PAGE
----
The attendance was down a bit but the music-making wasn't as the Fort Worth Symphony Orchestra wound up its three-night American Music Festival on Sunday evening in Bass Hall.
The final program followed the pattern of the previous two: surefire music by George Gershwin and Aaron Copland contrasted with lesser-known works by William Grant Still and Charles Ives. The latter two were by no means put in the shade by their more-famous brethren.
That certainly applies to Still's Afro-American Symphony, a highly appealing composition that is full of melodically and harmonically attractive music skillfully handled and varied in mood. I especially liked its bright orchestration.
Aside from a jaunty third movement, the work tends to moderate tempos, even the finale, except for its final energetic outburst. The overall atmosphere seems a bit moody (despite a reference to Gershwin's carefree I've Got Rhythm).
Miguel Harth-Bedoya and the orchestra gave a bright performance that made one wonder why this work is not presented more often.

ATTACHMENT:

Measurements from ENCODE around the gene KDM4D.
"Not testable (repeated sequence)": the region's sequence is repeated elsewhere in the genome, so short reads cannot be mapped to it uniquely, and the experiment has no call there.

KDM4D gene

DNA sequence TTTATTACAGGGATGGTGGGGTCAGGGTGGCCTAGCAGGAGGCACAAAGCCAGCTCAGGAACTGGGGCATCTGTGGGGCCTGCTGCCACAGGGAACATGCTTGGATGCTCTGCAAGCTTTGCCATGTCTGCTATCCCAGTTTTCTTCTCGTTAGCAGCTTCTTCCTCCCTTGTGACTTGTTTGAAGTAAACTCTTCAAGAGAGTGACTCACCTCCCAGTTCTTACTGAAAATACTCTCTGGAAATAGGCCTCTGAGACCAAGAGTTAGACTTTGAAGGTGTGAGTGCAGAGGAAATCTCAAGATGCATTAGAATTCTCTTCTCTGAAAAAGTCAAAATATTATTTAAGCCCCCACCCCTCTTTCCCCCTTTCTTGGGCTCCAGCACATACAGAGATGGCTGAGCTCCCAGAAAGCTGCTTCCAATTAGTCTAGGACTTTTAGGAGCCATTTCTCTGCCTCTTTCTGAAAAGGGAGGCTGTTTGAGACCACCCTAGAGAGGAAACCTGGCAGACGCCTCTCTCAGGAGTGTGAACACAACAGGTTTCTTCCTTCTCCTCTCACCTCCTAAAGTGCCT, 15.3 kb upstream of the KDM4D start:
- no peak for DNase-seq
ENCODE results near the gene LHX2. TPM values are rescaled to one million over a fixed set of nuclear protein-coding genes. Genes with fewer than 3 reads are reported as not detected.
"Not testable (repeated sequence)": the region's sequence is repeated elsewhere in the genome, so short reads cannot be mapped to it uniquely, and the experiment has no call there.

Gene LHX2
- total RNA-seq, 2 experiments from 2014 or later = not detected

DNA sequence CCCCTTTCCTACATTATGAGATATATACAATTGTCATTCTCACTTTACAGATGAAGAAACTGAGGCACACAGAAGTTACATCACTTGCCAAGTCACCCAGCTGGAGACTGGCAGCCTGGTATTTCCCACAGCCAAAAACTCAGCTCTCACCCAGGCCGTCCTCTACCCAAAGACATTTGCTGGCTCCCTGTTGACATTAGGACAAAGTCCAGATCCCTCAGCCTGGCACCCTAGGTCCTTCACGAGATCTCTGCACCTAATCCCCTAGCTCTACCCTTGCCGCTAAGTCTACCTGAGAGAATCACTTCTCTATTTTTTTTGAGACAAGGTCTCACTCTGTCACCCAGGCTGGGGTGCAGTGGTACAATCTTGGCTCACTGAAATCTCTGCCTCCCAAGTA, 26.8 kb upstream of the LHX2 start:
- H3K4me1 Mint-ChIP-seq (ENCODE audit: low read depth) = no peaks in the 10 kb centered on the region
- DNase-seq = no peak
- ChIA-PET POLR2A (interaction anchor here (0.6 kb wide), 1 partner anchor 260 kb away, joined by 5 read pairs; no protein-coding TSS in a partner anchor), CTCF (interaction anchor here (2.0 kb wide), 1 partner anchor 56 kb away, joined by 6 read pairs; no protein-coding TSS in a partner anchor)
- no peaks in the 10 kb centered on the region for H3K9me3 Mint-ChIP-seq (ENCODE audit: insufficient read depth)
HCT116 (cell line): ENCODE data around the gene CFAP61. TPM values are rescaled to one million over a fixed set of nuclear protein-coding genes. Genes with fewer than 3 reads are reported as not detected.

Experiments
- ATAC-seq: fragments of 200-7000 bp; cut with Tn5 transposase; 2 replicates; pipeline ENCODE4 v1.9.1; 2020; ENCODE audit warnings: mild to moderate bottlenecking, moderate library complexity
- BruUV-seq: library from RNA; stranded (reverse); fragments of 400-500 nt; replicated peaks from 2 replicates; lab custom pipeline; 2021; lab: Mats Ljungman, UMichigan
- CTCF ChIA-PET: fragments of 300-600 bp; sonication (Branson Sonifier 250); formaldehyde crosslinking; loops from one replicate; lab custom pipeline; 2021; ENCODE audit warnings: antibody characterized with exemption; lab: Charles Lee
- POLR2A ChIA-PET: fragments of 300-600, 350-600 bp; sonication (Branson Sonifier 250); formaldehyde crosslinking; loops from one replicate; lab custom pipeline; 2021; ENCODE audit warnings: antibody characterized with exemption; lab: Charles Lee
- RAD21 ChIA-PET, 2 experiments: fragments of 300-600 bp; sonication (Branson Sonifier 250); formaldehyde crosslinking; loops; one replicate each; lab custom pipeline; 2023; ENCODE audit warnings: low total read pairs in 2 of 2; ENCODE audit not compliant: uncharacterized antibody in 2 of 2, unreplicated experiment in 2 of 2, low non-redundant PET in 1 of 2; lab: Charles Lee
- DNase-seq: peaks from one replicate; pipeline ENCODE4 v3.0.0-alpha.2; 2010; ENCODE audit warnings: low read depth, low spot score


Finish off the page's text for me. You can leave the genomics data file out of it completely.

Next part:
In great contrast was William Schuman's arrangement of Ives' Variations on America, originally composed for organ. Andres Franco led a brilliant performance of this sometimes-impudent work that takes the patriotic old song to places it never went before Ives. Franco, the FWSO's associate conductor, had significant exposure during the festival, with impressive results in each case.
Ives' variations keep the tune recognizable but play around with it in ways that might make listeners unfamiliar with the work think something has gone terribly wrong in the orchestra.
An early deadline kept me from hearing all of Jose Feghali and the orchestra's performance of Gershwin's Concerto in F, though the opening movement went very well. I also missed Copland's Three Dance Episodes from Rodeo and the accompanying video by Alton Adkins, whose work was quite impressive Saturday night.
There were some empty seats Sunday evening. Maybe a more traditional Sunday afternoon performance would have fared better.